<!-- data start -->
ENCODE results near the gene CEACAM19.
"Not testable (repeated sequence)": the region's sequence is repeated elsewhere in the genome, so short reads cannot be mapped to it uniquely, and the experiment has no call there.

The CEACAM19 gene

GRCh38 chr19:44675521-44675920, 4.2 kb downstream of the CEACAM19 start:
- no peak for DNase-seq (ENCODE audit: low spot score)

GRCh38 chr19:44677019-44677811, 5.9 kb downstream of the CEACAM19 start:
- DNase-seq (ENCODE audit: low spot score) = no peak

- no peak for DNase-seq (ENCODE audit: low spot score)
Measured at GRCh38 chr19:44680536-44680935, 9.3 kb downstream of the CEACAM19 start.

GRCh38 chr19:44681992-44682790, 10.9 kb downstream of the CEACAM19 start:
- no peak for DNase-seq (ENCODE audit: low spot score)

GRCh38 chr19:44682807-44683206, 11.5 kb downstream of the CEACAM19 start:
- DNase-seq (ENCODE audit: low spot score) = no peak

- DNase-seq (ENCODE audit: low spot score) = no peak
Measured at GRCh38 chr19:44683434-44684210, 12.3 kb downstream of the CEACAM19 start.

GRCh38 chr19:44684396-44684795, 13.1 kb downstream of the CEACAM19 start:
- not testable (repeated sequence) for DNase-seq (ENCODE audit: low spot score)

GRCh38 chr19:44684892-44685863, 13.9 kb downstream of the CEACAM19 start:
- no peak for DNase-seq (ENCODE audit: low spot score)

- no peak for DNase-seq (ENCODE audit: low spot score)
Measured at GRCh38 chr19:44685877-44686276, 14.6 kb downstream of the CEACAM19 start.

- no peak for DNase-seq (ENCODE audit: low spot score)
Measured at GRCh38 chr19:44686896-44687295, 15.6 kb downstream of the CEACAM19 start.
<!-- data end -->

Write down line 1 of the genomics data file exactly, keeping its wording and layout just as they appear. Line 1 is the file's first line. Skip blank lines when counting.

ENCODE results near the gene CEACAM19.